How to Develop Emotional Awareness
Daniel Goleman, a world-renowned psychologist who has made many evaluations on emotional intelligence, points out that to be emotionally apt, you have to have certain skills that allow you to grow individually, as a part of a relationship, and as a member of society. In his work, Goleman has highlighted these skills as important aspects of recognizing and using emotions to your advantage. It’s easy to try to avoid so-called negative emotions, but really, these emotions only result in the outcomes you influence. We all have this capability, and with some effort and commitment, you can begin to use your emotions, instead of simply experience them.
1. Be self-aware.
Accept your initial emotions. Although you may not have time to address them at that moment, be sure to jot down some first reactions. Keep a journal of your feelings. Talk about them. It’s also important to analyze your decision making; the way we behave can give us great insight into our emotions and our reactions. When you begin to understand why you act in a certain way, you can begin to identify emotions more easily and spot patterns in your behavior that are related to particular emotions.
2. Learn to deal with your emotions.
First, realize that people and things can’t make you feel a certain way. Your perceptions of events stir up emotions, and it’s your response to these events that manifest anger. You can control that. Learn to change your mantra (“stinking thinking”). When you feel negative toward something, remember that it’s not a negative emotion you are experiencing but rather the outcome that may be hurtful. Prepare yourself to turn those negative events into positive lessons. Provide yourself with tools to flip the negative into the positive (positive messages, breathing, gratitude exercises).
3. Be self-motivated.
Although individual temperaments may determine optimism and pessimism, these are also learned behaviors. You do have control over your impulses. Once you begin to feel confident about that—knowing that everything is a learning experiencing or that all events have led you to this specific moment—you can master your emotions. Goal-setting and self-assessment are great tools to get you to this point.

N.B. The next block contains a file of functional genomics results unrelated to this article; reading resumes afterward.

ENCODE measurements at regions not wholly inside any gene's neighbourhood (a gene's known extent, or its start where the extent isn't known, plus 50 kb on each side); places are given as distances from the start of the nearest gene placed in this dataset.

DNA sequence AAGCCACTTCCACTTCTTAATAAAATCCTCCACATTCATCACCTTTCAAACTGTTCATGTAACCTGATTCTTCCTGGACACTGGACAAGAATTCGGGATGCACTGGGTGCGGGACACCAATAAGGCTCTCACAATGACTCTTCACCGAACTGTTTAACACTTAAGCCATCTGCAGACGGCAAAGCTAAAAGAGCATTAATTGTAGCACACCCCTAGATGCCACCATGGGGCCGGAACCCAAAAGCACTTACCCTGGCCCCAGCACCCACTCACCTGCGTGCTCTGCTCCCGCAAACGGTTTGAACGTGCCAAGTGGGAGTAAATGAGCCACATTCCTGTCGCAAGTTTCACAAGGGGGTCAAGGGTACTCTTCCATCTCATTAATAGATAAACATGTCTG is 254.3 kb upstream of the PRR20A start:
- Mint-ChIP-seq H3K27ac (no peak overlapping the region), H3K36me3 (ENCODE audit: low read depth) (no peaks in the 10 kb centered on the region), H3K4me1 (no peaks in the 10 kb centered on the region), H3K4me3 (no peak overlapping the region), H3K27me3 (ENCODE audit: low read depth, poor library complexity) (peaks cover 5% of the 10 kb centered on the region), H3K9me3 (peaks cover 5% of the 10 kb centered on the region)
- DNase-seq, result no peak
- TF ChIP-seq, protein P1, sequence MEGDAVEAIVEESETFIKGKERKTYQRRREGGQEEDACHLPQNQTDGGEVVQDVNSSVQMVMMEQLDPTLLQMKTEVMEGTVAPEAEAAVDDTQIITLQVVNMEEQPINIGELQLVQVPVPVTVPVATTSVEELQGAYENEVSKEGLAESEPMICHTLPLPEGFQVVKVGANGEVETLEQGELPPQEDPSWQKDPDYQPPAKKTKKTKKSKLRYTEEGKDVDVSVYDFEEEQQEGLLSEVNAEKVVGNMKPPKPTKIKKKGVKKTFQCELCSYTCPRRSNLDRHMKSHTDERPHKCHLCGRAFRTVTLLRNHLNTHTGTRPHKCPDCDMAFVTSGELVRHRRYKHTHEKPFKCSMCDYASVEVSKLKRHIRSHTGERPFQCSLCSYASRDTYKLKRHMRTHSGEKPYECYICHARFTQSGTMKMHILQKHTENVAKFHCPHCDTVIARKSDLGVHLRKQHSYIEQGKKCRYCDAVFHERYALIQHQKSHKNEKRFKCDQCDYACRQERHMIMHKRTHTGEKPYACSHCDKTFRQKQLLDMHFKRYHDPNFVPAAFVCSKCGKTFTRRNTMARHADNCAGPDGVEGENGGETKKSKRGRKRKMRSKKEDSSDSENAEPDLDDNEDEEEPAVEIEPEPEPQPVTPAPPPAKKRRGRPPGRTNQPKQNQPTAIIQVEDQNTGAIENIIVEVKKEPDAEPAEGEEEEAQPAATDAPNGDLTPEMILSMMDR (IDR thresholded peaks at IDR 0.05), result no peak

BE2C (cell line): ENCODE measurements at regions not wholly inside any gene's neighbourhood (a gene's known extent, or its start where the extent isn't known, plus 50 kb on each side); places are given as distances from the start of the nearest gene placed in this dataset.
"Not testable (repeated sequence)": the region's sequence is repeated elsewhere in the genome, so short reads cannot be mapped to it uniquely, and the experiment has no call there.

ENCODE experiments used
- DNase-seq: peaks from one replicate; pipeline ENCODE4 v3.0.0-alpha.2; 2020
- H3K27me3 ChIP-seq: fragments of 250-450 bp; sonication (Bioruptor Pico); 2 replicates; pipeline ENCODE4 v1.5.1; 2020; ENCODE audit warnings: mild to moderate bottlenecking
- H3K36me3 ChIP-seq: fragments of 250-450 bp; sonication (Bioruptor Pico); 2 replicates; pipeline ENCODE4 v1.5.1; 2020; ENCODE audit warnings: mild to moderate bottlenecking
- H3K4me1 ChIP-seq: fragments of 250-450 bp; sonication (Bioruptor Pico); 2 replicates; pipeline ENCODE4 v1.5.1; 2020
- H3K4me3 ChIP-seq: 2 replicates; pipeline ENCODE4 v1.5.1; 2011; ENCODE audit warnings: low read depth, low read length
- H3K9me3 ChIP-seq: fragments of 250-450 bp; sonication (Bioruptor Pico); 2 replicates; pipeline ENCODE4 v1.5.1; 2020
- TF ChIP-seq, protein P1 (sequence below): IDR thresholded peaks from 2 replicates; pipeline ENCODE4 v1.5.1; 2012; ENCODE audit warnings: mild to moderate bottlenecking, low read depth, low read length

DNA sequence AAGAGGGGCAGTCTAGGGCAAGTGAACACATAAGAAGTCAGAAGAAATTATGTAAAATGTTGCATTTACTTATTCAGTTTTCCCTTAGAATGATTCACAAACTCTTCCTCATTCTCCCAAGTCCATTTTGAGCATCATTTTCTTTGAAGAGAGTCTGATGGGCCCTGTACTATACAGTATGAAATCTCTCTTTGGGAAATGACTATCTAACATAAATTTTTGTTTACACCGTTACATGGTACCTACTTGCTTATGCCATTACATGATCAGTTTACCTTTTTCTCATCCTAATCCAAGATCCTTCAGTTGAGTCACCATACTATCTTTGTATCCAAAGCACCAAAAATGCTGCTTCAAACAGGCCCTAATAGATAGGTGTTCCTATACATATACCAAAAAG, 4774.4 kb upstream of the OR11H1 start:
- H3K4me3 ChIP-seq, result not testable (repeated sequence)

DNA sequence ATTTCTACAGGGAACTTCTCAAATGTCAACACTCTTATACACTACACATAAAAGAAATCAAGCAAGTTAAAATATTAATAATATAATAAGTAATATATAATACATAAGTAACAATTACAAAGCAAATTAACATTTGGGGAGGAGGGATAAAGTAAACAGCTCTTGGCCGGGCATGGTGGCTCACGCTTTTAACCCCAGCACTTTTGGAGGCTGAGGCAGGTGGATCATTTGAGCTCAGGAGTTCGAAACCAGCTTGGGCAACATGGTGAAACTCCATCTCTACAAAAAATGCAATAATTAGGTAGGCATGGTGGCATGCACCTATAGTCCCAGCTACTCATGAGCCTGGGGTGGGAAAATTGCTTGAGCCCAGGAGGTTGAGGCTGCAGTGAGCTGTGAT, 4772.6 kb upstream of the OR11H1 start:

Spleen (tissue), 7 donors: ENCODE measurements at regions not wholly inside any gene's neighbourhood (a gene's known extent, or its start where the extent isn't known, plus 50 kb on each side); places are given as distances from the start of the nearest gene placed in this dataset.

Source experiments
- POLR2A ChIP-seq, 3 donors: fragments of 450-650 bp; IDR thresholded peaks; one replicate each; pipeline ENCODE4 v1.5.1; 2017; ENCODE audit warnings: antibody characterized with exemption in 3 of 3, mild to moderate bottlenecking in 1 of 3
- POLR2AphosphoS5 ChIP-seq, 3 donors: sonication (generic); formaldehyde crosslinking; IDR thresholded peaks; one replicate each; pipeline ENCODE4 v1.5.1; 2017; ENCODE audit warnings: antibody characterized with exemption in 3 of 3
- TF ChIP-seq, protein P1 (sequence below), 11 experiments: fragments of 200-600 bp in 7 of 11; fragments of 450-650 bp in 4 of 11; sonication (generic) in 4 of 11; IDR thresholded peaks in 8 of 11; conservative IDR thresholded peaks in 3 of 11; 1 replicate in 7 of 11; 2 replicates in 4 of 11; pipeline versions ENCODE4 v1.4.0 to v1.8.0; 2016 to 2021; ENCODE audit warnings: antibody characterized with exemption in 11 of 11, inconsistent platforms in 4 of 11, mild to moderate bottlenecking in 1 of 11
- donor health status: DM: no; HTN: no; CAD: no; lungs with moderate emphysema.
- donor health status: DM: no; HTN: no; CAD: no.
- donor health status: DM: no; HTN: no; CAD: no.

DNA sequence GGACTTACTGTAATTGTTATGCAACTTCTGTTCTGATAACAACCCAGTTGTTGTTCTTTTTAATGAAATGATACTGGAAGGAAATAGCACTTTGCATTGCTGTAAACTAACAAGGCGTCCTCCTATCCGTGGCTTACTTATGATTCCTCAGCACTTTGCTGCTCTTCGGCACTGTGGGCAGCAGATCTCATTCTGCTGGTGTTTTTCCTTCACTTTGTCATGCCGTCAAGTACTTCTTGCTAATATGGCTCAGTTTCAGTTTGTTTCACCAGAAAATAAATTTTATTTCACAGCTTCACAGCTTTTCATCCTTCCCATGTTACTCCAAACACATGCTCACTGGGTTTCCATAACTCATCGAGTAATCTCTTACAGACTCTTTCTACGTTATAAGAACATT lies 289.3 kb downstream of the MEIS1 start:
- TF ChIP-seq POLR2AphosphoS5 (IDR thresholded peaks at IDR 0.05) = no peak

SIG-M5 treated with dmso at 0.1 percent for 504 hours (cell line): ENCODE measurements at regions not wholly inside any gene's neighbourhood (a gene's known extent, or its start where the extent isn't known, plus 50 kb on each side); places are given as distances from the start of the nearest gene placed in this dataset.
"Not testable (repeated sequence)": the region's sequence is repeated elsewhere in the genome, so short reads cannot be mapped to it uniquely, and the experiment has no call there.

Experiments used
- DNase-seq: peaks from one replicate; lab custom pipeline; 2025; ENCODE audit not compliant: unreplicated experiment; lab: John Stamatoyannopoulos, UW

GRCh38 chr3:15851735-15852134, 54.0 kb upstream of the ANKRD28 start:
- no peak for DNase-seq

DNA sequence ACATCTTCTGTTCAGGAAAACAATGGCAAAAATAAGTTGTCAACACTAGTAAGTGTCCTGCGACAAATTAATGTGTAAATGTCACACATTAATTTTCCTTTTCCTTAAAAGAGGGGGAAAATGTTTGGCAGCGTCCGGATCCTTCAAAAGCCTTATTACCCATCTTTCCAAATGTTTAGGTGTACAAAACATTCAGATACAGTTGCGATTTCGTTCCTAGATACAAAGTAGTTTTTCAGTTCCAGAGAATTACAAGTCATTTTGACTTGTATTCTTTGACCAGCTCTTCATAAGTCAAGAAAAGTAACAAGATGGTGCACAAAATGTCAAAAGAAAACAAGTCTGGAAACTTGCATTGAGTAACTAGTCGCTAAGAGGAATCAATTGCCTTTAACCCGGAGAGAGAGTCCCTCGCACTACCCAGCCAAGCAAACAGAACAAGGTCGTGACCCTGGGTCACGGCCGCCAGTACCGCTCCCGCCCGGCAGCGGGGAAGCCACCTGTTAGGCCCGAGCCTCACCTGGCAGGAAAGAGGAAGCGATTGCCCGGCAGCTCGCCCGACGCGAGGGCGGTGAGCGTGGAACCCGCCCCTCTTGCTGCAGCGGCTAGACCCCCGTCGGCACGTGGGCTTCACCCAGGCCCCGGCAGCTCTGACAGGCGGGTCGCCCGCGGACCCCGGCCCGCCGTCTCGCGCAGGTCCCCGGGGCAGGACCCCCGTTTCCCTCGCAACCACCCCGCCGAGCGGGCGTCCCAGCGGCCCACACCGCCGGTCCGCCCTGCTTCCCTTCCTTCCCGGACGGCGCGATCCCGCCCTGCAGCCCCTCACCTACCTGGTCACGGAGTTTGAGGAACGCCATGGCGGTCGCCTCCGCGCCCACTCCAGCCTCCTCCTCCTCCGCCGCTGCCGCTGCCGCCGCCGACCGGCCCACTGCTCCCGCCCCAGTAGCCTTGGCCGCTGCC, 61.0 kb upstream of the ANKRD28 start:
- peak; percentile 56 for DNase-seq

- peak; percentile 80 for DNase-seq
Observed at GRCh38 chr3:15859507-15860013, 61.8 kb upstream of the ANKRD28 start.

4. Be empathetic.
Be compassionate. Put yourself in someone else’s shoes. When you are able to feel for others, you demonstrate a skill-set that is crucial to self-development. Effective listening skills, conflict resolution, and respectful behaviors are all part of this ability.
5. Take care of your relationships.
Whether you are managing your intimate relationships, professional associations, or societal affiliations, taking responsibility for your connections is an essential part of individual growth. Being more mindful of others will help you to learn how to be more mindful of yourself, which is the best relationship anyone can have.
- Melissa Lavery, M.S.
Clark, J. (2010, September 13). What are emotions, and why do we have them? Retrieved March 6, 2015, from http://science.howstuffworks.com/life/what-are-emotions.htm
Cosmides, L., & Tooby, J. (2000). Evolutionary Psychology and the Emotions. Retrieved March 6, 2015, from http://www.cep.ucsb.edu/emotion.html
Darling-Hammond, L., Orcutt, S., Strobel, K., Kirsch, E., Lit, I., & Martin, D. (n.d.). Feelings Count: Emotions and Learning. Retrieved March 6, 2015, from file:///C:/Users/Melissa/Downloads/05_emotions_learning.pdf
Kashdan, T. (2015, February 2). What Your Emotions Are Really Telling You, If You'll Listen. Retrieved March 7, 2015, from https://www.psychologytoday.com/blog/curious/201502/what-your-emotions-are-really-telling-you-if-youll-listen?utm_source=FacebookPost&utm_medium=FBPost&utm_campaign=FBPost